Market. A word which, to me, evokes pleasant mental images of brown paper shopping bags and fat, ripe tomatoes and the loaves of fresh bread I buy down at the little grocery by the park.
Marketing. A word which has always made my blood pressure increase – particularly once I realized it was part of my job as a writer!
When you start trying to get a book published, you hear a lot about marketing. You hear that you need to develop a platform, create an online presence, and turn your very name into a brand that consumers will want to buy. It was a foreign, scary world to me when I started out, and in many ways it continues to be.
So let me share with you the best marketing decision I've made, and it's an easy one for writers – Go to the library.
Over two years ago, shortly after Livvie Owen Lived Here was released, I was browsing the shelves at my local library and I thought to pop up to the youth floor. I wasn't thinking about marketing, or connecting with librarians, or finding readers for my novel. I was thinking about the approach of November, and with it NaNoWriMo, and how this was the first year I wouldn't be teaching public school – and, as such, wouldn't have a class of captive NaNo-Novelists writing alongside me. I figured there had to be children hanging out at the library who would like to participate in a writing project, so I asked the librarian whether she would mind if I led a NaNo group during the month of November.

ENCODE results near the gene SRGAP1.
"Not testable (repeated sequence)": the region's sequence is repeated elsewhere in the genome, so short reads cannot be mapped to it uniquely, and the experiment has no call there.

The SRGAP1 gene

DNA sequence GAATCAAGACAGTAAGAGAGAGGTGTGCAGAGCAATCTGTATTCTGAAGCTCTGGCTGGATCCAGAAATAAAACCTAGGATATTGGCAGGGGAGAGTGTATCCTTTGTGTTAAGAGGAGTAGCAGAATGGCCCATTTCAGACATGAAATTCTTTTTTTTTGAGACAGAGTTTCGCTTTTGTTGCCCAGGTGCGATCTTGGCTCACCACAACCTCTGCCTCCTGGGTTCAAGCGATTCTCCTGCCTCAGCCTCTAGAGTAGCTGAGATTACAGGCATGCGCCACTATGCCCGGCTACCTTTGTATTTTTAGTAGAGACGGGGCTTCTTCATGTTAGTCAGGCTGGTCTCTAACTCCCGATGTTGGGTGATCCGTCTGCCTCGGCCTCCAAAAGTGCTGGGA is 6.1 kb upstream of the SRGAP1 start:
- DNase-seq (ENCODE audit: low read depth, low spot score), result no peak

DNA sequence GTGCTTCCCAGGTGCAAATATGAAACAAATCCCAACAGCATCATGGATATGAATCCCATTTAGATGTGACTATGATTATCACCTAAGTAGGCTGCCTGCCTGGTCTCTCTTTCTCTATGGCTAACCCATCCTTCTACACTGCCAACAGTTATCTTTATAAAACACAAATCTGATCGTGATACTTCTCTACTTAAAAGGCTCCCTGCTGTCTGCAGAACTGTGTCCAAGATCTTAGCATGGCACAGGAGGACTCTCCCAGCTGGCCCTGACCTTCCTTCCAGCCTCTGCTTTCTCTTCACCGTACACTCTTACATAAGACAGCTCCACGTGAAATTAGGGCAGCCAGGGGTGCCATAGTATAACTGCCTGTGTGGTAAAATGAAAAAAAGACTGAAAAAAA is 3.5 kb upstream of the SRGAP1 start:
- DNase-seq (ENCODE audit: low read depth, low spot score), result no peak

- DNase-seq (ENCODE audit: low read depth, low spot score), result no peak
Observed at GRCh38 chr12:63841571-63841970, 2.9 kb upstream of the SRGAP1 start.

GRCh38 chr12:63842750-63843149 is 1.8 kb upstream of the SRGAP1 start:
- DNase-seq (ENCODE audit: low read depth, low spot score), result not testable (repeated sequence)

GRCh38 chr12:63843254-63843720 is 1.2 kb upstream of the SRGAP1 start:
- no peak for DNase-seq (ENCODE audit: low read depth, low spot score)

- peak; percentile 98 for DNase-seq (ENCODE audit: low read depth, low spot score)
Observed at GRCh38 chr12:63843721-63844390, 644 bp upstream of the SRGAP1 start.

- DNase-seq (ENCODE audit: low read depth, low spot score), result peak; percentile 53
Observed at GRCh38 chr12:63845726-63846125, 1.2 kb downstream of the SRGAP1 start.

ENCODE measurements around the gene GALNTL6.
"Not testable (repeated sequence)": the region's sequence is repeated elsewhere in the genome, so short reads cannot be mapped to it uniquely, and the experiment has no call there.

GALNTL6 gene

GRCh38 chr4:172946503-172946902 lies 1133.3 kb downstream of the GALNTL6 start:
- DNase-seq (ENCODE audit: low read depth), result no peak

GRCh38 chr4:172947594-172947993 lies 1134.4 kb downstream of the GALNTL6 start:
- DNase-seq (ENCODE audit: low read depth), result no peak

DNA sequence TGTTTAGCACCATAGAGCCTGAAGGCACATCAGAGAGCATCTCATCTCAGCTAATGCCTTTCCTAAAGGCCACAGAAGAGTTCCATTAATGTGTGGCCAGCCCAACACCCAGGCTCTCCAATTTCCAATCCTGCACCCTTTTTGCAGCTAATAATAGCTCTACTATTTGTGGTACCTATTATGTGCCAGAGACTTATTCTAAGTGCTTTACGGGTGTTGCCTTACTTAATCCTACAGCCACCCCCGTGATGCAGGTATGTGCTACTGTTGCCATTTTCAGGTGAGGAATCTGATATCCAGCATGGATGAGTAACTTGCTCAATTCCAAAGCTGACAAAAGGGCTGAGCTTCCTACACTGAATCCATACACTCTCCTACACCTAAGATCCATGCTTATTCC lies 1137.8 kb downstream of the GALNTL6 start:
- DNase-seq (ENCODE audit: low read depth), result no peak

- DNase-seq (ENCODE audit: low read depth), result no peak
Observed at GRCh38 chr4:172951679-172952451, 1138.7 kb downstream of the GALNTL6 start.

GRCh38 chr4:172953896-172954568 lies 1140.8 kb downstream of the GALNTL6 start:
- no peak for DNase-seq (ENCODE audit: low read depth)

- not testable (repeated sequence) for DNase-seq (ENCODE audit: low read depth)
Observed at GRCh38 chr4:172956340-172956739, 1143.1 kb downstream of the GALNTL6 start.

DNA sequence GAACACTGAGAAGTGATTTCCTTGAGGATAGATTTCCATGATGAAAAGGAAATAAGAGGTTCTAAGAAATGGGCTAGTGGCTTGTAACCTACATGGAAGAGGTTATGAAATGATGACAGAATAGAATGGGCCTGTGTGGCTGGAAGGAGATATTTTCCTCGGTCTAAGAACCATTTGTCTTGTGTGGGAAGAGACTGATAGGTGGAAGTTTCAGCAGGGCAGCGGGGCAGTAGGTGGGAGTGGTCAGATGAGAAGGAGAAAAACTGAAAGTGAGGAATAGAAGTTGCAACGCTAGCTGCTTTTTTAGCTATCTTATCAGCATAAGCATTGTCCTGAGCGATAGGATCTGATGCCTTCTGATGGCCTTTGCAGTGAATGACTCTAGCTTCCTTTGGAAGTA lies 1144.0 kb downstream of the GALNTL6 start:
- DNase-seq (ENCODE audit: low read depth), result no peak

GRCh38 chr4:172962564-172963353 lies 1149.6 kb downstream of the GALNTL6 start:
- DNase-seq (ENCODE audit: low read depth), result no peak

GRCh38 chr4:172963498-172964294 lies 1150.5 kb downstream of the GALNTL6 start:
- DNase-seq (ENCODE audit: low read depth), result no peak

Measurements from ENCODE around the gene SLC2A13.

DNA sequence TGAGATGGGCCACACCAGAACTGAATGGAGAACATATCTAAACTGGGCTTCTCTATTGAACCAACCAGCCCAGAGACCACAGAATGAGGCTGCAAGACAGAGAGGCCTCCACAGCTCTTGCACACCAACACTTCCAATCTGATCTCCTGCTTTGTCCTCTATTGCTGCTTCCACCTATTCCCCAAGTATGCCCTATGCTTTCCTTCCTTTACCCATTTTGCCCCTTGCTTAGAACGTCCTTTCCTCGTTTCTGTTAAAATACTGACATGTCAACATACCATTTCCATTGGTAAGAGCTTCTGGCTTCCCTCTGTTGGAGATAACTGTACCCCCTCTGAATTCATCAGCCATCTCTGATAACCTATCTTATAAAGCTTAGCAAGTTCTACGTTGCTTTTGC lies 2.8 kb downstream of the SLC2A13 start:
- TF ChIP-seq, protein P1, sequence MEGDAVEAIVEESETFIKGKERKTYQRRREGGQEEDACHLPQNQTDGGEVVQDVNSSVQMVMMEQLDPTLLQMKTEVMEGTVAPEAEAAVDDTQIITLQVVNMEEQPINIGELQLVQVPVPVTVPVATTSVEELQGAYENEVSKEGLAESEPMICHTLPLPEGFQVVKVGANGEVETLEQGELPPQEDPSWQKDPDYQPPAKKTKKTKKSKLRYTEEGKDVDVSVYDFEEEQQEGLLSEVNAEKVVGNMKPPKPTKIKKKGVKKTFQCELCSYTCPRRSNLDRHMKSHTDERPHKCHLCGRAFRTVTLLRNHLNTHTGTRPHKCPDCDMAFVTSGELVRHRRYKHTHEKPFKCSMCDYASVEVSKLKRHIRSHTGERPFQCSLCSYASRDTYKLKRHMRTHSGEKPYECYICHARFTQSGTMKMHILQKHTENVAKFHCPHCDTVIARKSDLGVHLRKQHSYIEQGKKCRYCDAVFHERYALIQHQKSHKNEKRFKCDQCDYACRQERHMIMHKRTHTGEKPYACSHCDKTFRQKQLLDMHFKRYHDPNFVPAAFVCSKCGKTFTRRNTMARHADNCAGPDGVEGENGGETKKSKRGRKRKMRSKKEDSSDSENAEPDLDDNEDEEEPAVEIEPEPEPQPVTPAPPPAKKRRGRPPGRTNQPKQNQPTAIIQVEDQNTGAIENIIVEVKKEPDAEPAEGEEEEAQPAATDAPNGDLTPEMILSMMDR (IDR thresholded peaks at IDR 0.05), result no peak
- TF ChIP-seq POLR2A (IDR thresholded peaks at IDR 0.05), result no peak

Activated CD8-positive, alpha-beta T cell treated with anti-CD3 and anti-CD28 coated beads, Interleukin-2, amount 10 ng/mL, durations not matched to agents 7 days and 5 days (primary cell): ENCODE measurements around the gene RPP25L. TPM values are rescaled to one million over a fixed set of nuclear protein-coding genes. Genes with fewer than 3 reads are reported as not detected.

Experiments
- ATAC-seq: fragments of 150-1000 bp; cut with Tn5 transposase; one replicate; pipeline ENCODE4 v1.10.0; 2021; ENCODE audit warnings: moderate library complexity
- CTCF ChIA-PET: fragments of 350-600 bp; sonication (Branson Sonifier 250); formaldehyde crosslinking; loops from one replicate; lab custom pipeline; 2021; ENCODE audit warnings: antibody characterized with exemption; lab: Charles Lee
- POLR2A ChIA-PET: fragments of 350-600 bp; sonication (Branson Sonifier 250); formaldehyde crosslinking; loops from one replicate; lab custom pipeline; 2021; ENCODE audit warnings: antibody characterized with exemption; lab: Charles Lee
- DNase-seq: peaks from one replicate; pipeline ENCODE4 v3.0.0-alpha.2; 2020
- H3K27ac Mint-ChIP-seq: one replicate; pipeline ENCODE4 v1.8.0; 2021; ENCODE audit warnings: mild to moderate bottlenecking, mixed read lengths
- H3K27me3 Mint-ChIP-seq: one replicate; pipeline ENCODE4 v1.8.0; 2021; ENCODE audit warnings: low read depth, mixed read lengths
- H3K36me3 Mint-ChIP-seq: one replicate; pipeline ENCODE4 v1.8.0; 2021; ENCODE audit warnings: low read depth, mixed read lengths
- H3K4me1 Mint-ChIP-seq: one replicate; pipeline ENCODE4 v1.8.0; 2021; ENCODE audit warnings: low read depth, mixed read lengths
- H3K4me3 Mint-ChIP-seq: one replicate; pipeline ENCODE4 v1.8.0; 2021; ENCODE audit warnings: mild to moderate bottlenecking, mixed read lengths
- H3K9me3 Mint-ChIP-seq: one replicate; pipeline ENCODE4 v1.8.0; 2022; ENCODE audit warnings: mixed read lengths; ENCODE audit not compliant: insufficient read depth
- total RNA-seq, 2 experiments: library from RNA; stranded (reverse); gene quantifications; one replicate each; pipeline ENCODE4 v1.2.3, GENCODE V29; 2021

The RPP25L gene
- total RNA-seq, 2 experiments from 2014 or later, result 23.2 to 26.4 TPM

Two and a quarter years later, my little class of four writers – except we've grown to eleven and counting – continues to meet once a week. We write novels and short stories, poems and songs. We read, critique, revise. We set goals and enter contests. We name each others' characters. We laugh and throw paper and generally make entirely too much noise to belong in a library. It's the brightest part of my week. Even when I'm in the worst kind of writing slump, the kids can snap me out of it, inspiring me to return to my desk, to continue to create.
The thing I didn't realize about starting the class, though, was that in connecting with the library, I was connecting to a great source of publicity for my novels. The wonderful staff at the library recommend my books to readers and parents. They put me in touch with teachers who need speakers for their classrooms. They host launch events for my novels. They schedule me to give presentations during area literary events. They spread the word.
And the best part? It's all just as easy and as pleasant as buying tomatoes at the local market. After all, I'm a writer. Where else would I rather be but in the library?